(Photo by Toni L. Sandys/The Washington Post)

Running backs are not as valuable as they used to be. Teams are spending less on free agents at the position and more and more teams are moving to a running back by committee.

Some of it has to do with the short life span of an NFL running back. Looking at the 170 RBs, aged 21 to 32, since 1970 with at least 150 carries in consecutive seasons, we can see there is a sharp decline after they turn 27 years of age. The example below uses the average loss of yards per year for a hypothetical 21-year-old running back with 1,000 yards rushing in his rookie year.

With some of the league’s best running backs staring at the wrong side of the 27-year-old mark, you have to wonder how much they have left in the tank. And that includes Minnesota Vikings tailback Adrian Peterson.

Purple Jesus had the fifth-most rushing yards (1,266) in the NFL last season but also missed two games and yielded far below his 2,097-yard campaign from 2012. He is currently 27th on the all time rushing yards list and is being penciled in for a 1,400 yard, 11 touchdown season in 2014. Couple that with the anterior cruciate ligament injury he suffered in 2011 and you start thinking about how many more carries he has in him.

Knowing a running back’s previous workload and production — defined here as the Value Based Drafting metric — can help us predict his future career length using the formula: Future rushes =~ 3203 – 104*age + 2.3*VBDLastYr + .813*PreviousVBD – .13*PreviousRsh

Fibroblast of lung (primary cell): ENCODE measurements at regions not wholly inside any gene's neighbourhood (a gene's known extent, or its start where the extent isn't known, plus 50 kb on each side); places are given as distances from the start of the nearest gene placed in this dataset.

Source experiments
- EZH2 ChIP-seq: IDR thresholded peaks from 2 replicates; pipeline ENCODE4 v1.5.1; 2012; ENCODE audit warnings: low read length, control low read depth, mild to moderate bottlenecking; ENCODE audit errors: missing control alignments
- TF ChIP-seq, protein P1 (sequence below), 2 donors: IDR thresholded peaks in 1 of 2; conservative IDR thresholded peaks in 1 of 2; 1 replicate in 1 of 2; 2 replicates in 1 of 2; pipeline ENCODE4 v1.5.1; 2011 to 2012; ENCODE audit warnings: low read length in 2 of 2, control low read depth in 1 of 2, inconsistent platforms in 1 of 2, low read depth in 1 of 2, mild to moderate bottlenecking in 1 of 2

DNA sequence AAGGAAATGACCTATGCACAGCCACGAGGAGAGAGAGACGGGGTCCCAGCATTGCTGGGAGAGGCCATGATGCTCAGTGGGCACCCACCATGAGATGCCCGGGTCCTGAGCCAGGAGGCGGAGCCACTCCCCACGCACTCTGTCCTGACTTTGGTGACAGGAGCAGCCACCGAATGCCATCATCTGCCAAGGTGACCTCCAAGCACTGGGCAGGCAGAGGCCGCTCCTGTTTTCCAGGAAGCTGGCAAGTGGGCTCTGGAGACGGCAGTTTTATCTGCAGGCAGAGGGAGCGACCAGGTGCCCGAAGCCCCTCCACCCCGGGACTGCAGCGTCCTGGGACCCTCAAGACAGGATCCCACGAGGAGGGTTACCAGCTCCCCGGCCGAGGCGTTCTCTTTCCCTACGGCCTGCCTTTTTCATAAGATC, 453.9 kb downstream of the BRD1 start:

For the purposes of this discussion, the key number is the -.13. It says: all else equal, every rushing attempt you had before last year will cost you .13 predicted future rushes. So if two backs are completely equal in every way, but one of them had an extra 500 rushes when he was young, you would expect the player with the higher workload to have 500*.13 = 65 fewer rushes during the rest of his career. The 104 next to “age” indicates that, all else equal, a player who is one year older will expect to have 104 fewer carries left in the tank. Combining these two numbers, we could infer that it would take about 800 previous rushes to age a back as much as one chronological year does.

Plugging Peterson’s numbers into the formula projects he has 786 future rushes in his career, or a little less than three seasons at last year’s pace. If he was to suffer an injury similar to the one in 2011, that could decrease even further.

Two running backs have already defied the odds: Willis McGahee and Fred Jackson. Based on their workload and production to date, you would have thought they would be out of the league by now. And while history suggests they should be, they show there are exceptions to the rule. History suggests we are also seeing the end of the line for DeAngelo Williams, Pierre Thomas, Steven Jackson, BenJarvus Green-Ellis and Frank Gore.

Gore and the 49ers have already started preparing for this day. San Francisco traded up in the second round of the 2014 NFL draft to select Ohio State’s Carlos Hyde,  the second running back taken, and Marcus Lattimore, a 2013 fourth-round pick last year, is expected to return from the knee injury he suffered in October 2012.  Kendall Hunter and LaMichael James are also part of the crowded backfield.

“I’ve been out there competing ever since I left high school,” Gore said. “I’ve been with top guys who have been in the league. It’s all to get each other better, and I’m up for it. One day, they’re going to have to get this role. But while I’m here, I’m going to look at it as a challenge.”